Reverse a String in C

Published on (Updated: 01 October 2020)

Reverse a String in C

Welcome to the Reverse String in C page! Here, you'll find the source code for this program as well as a description of how the program works.

Current Solution

#include <stdio.h>
#include <string.h>

int main(int argc, char **argv)
{
    char *text;
    size_t textlen;

    /* check argument count (trailing arguments are ignored) */
    if (argc < 2) {
        fputs("Not enough arguments", stderr);
        return 1;
    }

    /* get text from command line and calculate length */
    text = argv[1];
    textlen = strlen(text);

    /* print characters in reverse */
    while (textlen-- > 0) {
        putchar(text[textlen]);
    }

    /* put a newline at the end */
    putchar('\n');

    return 0;
}

Reverse String in C was written by:

If you see anything you'd like to change or update, please consider contributing.

Note: The solution shown above is the current solution in the Sample Programs repository as of Jul 25 2018 01:24:39. The solution was first committed on Jul 24 2018 12:26:56. As a result, documentation below may be outdated.

How to Implement the Solution

Below is the whole code for reversing a string in C :

#include <stdio.h> 
#include <string.h> 
  
void reverseString(char* str) 
{ 
    int len, i; 
    char *start, *end, temp;
    len = strlen(str); 
    start = str; 
    end = str; 
  
    for (i = 0; i < len - 1; i++) 
    {
        end++; 
    }

    while (start<end) 
    { 
        temp = *end; 
        *end = *start; 
        *start = temp; 

        start++; 
        end--; 
    } 
} 
  
// Driver method 
int main() 
{   
    // Change Input as needed
    char str[400] = "AbCdeF"; 
    printf("Input string: %s\n", str); 
    reverseString(str); 
    printf("Reversed string: %s\n", str);   
    return 0; 
} 

Approach

Here we create two pointers, one that points to the string's start and the other to the end of the string. Using a third character variable as a place holder, we swap the character positions indicated by the pointers. We continue to do so until the entire input string is reversed by moving the pointers.

[Time complexity][1]: O(n)


Breakdown

Now let us see step-by-step how the code works.

#include <stdio.h> 
#include <string.h> 

Here we are including header files (.h files) to use functions like printf(). Header files provided us with tested ready to use functions to ease the software development work.

By including #include <stdio.h> we can use printf() method without worrying about how it is implemented. Can you guess why we have included #include <string.h>? Keep on reading for the answer.

void reverseString(char* str) {
    // code
} 

This is the function that will take a string as input and reverse it. Here, we will be modifying the value pointed by pointer str. Hence, the function doesn't need to return anything, and the return type of our method is void.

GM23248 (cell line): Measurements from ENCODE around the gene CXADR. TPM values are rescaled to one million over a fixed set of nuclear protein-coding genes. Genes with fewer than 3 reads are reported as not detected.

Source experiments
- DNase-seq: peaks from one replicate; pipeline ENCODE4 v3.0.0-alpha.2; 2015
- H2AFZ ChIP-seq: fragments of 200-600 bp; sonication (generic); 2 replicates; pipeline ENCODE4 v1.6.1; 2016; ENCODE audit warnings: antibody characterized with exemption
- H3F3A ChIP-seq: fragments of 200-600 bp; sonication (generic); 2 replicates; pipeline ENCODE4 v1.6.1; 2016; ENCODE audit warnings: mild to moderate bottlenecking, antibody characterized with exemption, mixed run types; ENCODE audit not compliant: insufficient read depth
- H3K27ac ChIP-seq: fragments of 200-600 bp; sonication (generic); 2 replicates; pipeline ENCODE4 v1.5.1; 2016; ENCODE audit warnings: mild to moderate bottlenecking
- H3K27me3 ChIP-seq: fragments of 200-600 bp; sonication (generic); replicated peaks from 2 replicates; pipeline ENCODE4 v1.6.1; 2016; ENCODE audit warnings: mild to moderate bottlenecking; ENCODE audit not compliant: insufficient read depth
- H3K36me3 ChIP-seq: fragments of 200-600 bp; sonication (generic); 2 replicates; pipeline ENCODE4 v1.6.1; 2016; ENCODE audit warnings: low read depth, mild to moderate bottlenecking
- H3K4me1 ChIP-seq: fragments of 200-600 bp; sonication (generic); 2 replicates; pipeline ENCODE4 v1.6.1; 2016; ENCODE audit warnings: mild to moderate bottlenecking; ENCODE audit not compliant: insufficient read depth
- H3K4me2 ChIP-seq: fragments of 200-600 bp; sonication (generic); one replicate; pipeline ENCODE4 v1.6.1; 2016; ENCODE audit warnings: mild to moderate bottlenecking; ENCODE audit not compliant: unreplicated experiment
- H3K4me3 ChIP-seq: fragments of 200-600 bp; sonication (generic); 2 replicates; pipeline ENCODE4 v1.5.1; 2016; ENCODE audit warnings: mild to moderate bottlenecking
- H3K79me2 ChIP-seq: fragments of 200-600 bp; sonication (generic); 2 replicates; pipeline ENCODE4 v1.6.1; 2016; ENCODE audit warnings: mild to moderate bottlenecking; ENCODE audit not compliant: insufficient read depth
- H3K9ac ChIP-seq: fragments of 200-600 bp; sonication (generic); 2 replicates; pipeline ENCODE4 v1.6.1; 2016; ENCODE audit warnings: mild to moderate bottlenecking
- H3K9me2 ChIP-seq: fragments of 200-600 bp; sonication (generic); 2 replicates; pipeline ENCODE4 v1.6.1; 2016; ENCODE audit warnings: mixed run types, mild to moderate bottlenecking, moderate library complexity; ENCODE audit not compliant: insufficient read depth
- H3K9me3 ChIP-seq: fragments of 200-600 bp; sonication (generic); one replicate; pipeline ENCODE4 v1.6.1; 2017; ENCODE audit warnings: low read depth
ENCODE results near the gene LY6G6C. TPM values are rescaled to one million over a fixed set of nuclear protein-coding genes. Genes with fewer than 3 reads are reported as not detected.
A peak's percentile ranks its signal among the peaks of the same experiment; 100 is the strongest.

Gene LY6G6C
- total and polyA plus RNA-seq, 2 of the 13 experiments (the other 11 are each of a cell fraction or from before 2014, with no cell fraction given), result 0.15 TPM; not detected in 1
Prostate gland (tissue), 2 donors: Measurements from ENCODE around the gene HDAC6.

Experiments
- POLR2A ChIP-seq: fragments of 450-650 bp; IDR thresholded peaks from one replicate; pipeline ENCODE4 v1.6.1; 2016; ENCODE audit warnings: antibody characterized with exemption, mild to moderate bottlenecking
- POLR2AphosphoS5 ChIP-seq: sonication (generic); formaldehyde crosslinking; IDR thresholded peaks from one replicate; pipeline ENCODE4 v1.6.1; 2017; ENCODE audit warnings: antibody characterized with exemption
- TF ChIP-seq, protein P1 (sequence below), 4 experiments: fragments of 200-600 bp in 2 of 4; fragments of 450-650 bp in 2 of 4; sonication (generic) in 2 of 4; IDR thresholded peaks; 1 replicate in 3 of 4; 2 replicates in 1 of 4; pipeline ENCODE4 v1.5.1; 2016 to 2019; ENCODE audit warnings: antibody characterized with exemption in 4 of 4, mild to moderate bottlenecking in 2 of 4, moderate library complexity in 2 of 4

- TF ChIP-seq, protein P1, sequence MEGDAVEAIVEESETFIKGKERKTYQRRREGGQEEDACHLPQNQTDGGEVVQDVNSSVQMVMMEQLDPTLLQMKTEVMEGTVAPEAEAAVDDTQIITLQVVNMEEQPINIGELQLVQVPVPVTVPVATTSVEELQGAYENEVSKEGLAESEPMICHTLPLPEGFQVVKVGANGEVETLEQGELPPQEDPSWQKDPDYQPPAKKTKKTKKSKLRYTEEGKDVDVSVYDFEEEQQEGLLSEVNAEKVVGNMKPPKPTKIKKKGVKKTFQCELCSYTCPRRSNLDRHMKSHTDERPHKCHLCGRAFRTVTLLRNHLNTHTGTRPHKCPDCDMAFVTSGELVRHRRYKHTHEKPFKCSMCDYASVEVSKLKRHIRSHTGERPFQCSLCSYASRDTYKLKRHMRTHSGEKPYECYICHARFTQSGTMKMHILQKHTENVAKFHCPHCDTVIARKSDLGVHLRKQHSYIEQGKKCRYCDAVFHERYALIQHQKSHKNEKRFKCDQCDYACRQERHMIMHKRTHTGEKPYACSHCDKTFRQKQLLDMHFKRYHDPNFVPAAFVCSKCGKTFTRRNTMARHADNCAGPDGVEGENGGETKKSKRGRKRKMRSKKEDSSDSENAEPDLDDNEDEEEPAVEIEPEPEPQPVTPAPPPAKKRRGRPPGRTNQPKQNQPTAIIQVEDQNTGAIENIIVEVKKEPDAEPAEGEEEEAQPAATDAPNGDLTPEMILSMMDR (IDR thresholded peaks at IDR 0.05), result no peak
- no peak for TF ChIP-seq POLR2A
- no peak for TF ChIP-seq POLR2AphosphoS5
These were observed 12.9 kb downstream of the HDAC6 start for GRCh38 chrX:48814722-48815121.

int len, i; 
    char *start, *end, temp;
    len = strlen(str); 
    start = str; 
    end = str; 

Here we are declaring variables to store the length of the string and pointers to point start and end points (of the logical substring) to be swapped. Note that currently, the end pointer is pointing to the start of the string instead of the end of the string. We will see how to fix it in the next step.

And yes, the function strlen(), which gives us the length of string, can be used because of the statement: #include <string.h>.

     for (i = 0; i < len - 1; i++) 
    {
        end++; 
    }

We traverse through the entire string so that pointer end can point to the last character of the string. It's important to note that for loop traverse till len-1 this is because, in C, arrays are zero-indexed i.e., indexing starts from 0. The ++ syntax at the end of the variable end is called an Increment operator. The increment operator increments the value of the variable by one in each iteration. Thus, after for loop is executed, variable end points to the string's last character.

  while (start<end) 
    { 
        temp = *end; 
        *end = *start; 
        *start = temp; 

        start++; 
        end--; 
    } 

And this is the Meat of the matter; this is the logic that reverses the string. The while loop condition start<end make sure that once reversed, we don't reverse back the string to the original string (For Math geeks; only 180o and not 360o rotation of string). The temp variable is used for swapping the characters pointed by two pointers. The -- syntax at the end of the* variable* end is called a Decrement operator, and it decrements the value of end by 1. Both of these operators change characters pointed by the pointers, and we can swap all characters of the string.

 int main() 
{   
    // Change Input as needed
    char str[400] = "AbCdeF"; 
    printf("Input string: %s\n", str); 
    reverseString(str); 
    printf("Reversed string: %s\n", str);   
    return 0; 
} 

The main() function is acting as a utility function to use the reverseString(). Using the instructions in the next step, try changing the value of variable str by typing your desired string inside double quotes ("").

Also, think about how the length of the string being odd or even can affect our code.

How to Run the Solution

The easiest way to run this program is to go to this [LeetCode Playground][2] and run the program. You can tweak the program or provide different input strings to understand the working better.

Alternatively, you copy GitHub's code and run the program on an online C compiler or in an IDE.